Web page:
As usual there will also be other attractions. On Friday we have the film premier of the documentary film made at FM Conference 2014. It is called ‘Focus on Fibromyalgia’ and includes consultants’ comments as well as those who live with this condition. Be sure to see the film as it is a movie you must see.  Lasting 65 mins. it is full of information and you will need to go back and back again to the film to see what you missed. Copies of the film will be available to purchase after the premier.


Jen Lee is back with us again for some light relief and with more Belly Dancing steps to learn. We hoping to have all doctors on stage Sunday afternoon. Do not forget the auction of wine and other gifts donated by delegates on Monday morning.


Simon Stuart, a leading member of the FibCon team, who works in the medical profession with the elderly, will be giving a talk about Alzheimers.

As you can see, there are lots of speakers from around the world as well as alternative therapies. I must say I’m looking forward to the belly dancing session. And a dip in the jacuzzi afterwards!

If anyone has any questions or queries they would like me to ask at the conference, do let me know and I’ll add them to my list.

Most importantly I must remember to take enough time to rest during the long weekend, I have therefore already accepted I will have to sacrifice evening entertainment to ensure my wellness and that I can last the weekend. And maybe have another dip in the pool!

Karen xx


My Pain Story

My pain story began when I was about 14 or 15. My wrists and thumbs were causing me agony, my joints would click out of place and lock and I had pressure points on my forearm that we incredibly painful to the touch. I was sent for physiotherapy and ultrasound treatment. It didn’t work and made it worse. They gave up. I struggled through hours of GSCEs with horrendous writing and somehow still did quite well.

My memory fades a little after that until I was 16 and an office junior. My shoulders became so painful I felt sick. They too would lock and click, I could barely lift my arms up and working at a desk made it worse. The GPs said it was psychological and sent me on my way with big pink painkillers.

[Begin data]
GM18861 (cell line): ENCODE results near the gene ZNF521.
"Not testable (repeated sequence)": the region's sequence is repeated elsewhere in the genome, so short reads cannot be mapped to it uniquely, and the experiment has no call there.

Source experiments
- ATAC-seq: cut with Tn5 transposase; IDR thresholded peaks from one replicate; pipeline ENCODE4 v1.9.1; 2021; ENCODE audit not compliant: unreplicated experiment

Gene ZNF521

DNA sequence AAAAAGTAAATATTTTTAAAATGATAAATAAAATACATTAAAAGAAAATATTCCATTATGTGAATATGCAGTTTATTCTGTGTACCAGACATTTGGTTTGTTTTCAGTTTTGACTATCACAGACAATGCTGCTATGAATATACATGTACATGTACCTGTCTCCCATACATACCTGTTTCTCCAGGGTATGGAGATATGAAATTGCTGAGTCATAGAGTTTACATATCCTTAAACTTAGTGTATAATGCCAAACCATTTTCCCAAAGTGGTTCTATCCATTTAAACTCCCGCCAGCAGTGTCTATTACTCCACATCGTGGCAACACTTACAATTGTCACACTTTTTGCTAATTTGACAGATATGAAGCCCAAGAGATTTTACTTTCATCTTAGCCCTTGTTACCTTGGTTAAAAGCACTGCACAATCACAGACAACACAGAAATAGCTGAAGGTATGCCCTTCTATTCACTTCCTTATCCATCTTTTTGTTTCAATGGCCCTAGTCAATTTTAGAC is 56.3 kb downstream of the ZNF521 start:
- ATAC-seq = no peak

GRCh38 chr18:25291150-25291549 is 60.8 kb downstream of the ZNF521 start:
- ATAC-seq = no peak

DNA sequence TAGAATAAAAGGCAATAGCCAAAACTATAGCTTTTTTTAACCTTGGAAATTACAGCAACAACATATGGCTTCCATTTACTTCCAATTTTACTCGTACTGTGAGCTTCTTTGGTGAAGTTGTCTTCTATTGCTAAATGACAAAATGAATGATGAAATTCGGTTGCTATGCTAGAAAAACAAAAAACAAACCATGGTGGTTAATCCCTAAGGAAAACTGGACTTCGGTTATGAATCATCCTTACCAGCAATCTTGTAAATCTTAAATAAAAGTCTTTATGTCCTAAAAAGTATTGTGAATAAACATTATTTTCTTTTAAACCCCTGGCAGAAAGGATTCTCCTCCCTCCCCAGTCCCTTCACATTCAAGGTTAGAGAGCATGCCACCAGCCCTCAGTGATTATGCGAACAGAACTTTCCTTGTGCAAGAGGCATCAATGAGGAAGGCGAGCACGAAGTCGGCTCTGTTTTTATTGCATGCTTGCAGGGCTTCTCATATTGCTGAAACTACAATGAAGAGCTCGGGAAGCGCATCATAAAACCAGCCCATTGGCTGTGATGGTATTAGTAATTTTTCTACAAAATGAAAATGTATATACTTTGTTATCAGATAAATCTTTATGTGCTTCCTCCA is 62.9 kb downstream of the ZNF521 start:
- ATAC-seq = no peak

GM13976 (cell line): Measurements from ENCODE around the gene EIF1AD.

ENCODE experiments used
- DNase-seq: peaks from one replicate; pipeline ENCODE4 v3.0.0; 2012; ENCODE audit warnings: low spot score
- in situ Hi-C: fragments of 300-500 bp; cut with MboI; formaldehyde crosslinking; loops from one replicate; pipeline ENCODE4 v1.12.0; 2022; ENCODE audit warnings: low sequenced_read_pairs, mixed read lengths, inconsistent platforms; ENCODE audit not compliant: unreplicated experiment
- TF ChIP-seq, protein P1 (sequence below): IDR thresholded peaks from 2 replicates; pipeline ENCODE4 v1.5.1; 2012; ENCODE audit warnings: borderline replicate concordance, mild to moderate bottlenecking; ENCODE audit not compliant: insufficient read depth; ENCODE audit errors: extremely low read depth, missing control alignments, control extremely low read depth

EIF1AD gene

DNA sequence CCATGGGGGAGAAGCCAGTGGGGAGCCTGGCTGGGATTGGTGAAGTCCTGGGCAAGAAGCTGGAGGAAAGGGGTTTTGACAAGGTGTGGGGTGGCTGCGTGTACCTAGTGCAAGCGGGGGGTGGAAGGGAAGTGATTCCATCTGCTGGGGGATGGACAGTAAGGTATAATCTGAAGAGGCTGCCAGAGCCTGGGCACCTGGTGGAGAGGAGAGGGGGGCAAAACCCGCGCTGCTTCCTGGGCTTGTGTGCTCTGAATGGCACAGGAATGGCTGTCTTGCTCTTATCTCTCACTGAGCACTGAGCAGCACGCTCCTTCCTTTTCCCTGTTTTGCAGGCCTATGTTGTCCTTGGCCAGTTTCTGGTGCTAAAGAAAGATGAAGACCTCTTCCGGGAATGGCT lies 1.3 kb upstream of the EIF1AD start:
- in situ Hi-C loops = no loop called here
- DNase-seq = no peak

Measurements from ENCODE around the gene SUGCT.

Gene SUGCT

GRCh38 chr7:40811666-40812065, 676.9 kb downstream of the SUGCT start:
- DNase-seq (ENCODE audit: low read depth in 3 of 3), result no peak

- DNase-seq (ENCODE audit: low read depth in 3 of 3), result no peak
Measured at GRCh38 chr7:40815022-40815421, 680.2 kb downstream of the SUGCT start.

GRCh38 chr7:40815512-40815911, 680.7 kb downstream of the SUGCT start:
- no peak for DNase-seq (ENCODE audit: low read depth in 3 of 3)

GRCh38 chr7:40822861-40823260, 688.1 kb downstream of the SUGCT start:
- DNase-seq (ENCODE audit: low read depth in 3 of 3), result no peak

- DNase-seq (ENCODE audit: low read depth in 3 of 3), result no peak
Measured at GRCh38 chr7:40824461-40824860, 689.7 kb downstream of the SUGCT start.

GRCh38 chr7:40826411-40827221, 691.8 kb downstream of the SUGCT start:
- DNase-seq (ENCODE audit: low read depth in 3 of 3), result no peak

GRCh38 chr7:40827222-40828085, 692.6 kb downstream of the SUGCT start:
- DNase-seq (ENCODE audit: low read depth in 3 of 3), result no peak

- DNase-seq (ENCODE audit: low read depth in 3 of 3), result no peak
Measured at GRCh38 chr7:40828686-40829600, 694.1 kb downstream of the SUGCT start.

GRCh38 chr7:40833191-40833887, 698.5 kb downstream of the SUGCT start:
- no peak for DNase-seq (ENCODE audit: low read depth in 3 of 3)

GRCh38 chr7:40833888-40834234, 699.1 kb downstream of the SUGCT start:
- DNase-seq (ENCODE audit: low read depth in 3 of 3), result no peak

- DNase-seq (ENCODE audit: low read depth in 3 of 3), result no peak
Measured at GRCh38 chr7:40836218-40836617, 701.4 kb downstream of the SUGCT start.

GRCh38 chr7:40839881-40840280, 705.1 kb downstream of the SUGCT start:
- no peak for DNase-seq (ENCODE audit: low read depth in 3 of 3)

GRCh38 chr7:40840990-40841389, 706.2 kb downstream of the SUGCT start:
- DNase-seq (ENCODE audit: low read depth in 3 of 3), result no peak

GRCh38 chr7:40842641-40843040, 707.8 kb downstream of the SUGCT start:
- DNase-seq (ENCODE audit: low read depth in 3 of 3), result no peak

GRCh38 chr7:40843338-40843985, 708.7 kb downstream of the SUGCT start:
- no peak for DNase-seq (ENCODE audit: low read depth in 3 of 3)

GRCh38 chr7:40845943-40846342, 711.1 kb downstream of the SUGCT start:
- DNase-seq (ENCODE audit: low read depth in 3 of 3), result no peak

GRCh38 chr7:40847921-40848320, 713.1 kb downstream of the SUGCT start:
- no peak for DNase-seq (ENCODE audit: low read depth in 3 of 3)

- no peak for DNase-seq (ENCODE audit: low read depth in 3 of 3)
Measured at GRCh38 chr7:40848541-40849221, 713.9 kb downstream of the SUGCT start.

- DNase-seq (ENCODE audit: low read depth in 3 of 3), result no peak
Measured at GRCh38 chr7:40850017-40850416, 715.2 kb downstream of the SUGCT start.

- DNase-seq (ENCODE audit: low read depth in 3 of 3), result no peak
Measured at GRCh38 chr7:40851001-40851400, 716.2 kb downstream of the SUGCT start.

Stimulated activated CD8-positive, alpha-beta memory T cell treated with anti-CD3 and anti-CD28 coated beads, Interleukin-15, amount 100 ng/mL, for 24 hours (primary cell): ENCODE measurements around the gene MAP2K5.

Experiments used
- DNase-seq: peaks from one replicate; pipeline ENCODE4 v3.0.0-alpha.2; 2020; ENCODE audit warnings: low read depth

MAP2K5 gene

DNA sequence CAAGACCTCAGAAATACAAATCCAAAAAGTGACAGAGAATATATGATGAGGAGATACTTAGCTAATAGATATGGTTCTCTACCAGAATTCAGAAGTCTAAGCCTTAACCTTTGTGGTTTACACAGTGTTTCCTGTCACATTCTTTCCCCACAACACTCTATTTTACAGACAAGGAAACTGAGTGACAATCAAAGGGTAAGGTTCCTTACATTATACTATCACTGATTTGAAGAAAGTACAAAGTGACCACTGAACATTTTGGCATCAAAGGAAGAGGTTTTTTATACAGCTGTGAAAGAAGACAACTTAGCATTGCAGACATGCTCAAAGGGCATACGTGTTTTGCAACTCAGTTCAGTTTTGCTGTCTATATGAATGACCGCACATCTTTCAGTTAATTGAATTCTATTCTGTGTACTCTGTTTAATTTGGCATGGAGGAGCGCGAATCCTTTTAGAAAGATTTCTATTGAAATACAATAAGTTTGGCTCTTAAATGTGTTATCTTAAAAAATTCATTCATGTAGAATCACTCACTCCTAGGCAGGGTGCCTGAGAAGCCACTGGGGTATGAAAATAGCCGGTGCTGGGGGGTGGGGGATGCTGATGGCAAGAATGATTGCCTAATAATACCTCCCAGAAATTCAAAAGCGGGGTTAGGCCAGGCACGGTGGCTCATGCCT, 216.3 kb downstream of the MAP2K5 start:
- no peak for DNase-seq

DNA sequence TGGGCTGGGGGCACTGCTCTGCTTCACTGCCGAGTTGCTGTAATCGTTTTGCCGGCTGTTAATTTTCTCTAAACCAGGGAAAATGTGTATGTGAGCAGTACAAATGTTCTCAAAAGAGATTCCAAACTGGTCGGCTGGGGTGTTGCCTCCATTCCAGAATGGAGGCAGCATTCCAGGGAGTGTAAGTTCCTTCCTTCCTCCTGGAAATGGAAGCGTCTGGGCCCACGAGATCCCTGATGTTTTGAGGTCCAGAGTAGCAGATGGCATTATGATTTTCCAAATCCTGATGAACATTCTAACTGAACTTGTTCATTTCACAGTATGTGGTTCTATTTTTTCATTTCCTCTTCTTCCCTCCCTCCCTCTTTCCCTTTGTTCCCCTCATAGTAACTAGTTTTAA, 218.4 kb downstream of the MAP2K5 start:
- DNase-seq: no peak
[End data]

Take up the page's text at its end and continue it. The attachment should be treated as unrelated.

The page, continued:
A few years later I was in more agony than before, and it hurt to put pressure on my hips. The GPs decided because I was so underweight (not through choice, I ate anything in sight, including my families leftovers from dinner!) my joints weren’t supported and they were blistering. I was sent on my merry way again, this time without painkillers.

By the time I was 25 I was living in Brighton and working in the most depressing job possible. I often went into my own world on my walk home from work as an escape from the draining experience that was every day. It was North Road, I looked twice, the traffic had stopped, nothing was coming, I stepped out into the road, next thing I know I was lying on my front looking at my glasses that had been thrown down the street, and my shopping underneath a big white van. I had been hit by a high speed bicycle who had no intention of stopping at the red lights 10 meters away. The bike and it’s rider landed on top of me. The bike was bent and ruined and I was lying in the middle of the road with traffic moving around me and a huddle of wonderful strangers – off duty nurses, The British Transport Police and lots of lovely passers by. They got my glasses for me and called an ambulance. I could hear the sirens for what felt like half an hour while the ambulance was stuck in traffic.